(Sub)module not found in test when using dune

Hi, I’m new to OCaml and I’m trying to understand how to use dune.

I constructed a minimal example that looks like this:

├── dune-project
├── lib
│   ├── dune
│   ├── mylib.ml
│   └── mymod.ml
└── test
    ├── dune
    └── test.ml

The dune-project file just contains one line: (lang dune 3.12)

The lib/dune file contains: (library (name mylib))

The test/dune file contains:

 (name test)
 (libraries mylib))

The lib/mylib.ml file contains:

let one = 1
let _ = assert (one = 1)
let _ = assert (Mymod.two = 2)

And the lib/mymod.ml file, which is supposed to be a submodule, contains:

let two = 2

Now my test in test/test.ml looks like this:

let _ = assert (Mylib.one = 1)
let _ = assert (Mylib.Mymod.two = 2)

I get the following error:

$ dune test
File "test/test.ml", line 2, characters 16-31:
2 | let _ = assert (Mylib.Mymod.two = 2)
Error: Unbound module Mylib.Mymod

Why does Mymod.two work inside lib/mylib.ml but not inside the test. What am I doing wrong?

See Using Modules (15 characters long now) - #2 by yawaramin

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From that other thread:

I do have a lib/dune file that says (library (name mylib)), so that would mean the module in lib/mylib.ml would be available as Mylib.Mylib and the module in lib/mymod.ml would be available as Mylib.Mymod. But that isn’t the case, i.e. this fails:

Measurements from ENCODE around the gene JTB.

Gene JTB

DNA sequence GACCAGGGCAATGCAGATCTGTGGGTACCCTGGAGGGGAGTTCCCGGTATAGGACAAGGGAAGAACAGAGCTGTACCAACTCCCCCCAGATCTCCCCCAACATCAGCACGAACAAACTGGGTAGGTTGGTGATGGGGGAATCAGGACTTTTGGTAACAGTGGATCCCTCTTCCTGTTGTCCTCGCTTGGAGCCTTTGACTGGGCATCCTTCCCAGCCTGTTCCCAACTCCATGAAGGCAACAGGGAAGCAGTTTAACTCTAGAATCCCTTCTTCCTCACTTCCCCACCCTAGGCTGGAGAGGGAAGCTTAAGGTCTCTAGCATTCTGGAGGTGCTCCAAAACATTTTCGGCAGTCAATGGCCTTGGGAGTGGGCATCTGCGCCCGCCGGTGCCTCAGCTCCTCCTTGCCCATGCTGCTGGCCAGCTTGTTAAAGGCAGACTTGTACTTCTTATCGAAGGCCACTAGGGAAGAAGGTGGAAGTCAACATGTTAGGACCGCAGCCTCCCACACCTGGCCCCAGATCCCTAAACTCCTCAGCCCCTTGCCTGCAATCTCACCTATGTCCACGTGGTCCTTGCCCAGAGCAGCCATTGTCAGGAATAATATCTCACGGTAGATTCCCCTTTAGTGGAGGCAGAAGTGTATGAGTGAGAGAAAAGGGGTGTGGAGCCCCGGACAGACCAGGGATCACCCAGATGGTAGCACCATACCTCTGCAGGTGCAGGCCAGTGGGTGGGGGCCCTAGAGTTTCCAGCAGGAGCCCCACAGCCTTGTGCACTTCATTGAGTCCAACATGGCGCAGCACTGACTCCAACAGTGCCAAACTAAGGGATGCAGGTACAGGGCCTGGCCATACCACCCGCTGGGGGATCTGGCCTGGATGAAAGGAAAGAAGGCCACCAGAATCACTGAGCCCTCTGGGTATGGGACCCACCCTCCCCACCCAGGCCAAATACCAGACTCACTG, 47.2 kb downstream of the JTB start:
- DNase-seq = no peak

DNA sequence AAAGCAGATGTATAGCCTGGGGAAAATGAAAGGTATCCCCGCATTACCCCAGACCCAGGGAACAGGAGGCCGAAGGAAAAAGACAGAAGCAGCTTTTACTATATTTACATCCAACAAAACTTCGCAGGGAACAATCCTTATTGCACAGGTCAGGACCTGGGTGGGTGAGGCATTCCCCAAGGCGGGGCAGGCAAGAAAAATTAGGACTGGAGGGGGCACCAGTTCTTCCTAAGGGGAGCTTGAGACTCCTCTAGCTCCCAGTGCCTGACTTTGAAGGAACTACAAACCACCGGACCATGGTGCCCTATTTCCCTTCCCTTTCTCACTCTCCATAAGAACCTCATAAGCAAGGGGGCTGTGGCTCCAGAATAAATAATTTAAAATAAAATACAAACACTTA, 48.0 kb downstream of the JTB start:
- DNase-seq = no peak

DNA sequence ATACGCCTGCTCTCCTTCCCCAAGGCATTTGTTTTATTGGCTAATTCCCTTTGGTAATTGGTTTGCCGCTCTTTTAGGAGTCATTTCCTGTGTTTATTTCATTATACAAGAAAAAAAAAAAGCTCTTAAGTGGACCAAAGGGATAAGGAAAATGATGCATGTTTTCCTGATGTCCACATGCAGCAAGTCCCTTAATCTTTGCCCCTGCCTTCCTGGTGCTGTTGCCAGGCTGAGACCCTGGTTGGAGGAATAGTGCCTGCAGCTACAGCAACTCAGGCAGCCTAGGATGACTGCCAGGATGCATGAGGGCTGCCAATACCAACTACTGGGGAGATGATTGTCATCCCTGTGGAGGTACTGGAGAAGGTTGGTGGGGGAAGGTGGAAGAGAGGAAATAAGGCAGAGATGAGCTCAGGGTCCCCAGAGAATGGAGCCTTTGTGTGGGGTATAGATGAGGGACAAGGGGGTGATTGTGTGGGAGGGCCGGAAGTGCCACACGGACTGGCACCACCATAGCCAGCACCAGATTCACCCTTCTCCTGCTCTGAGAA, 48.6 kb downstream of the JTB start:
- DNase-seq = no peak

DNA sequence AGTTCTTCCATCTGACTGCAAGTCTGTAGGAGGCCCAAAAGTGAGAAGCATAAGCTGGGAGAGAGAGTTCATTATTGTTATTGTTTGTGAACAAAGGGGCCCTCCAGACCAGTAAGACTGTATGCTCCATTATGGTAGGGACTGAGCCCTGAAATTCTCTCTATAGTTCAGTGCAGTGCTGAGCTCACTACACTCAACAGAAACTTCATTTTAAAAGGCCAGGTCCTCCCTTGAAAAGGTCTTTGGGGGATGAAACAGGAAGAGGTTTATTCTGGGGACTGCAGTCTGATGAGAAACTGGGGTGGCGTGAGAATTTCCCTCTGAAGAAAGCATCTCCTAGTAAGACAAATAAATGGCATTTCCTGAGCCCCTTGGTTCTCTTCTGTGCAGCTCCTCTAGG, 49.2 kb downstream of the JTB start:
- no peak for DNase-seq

let _ = assert (Mylib.Mylib.one = 1)
let _ = assert (Mylib.Mymod.two = 2)

Instead, if I change (library (name mylib)) to (library (name foo)) (and modify test/dune accordingly), then these are suddenly available as Foo.Mylib and Foo.Mymod, i.e. this works:

let _ = assert (Foo.Mylib.one = 1)
let _ = assert (Foo.Mymod.two = 2)

Why does the first fail and the second work?

If you create a mylib.ml file for a lib named mylib in the dune file, it does not behave as a submodule but rather allows you to define the content of the top-level Mylib module. This allows you to re-export some submodules for instance, with a different name.

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So the solution then is to modify mylib.ml, I guess:

+module Mymod = Mymod
 let one = 1
 let _ = assert (one = 1)
 let _ = assert (Mymod.two = 2)

Would that be the idiomatic way to go?

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See Using Modules (15 characters long now) - #4 by cuihtlauac


I think so. If you want top-level values (or types) to appear in Mylib, then I think you need an explicit mylib.ml. And if you do that, then you need to define module aliases to export the inner modules.

I tried to find the relevant info in the dune documentation but it seems this is only mentioned in passing at the beginning of the documentation of the library stanza.


Thank you both for your help. Maybe the documentation could be improved. It was really confusing me a lot, but I think it now makes sense (to me).

The documentation can definitely be improved. If you like, you can send a PR and suggest some changes to their repo Welcome to Dune’s Documentation! — Dune documentation

Once I get better accustomed with the ecosystem, I may consider contributing. But I feel like I’m not at that point yet. :sweat_smile:

Hi @jbe

This matter is tentatively addressed in the new (draft) tutorial Libraries With Dune, which I have just announced. As @K_N noticed, this wasn’t very well documented.

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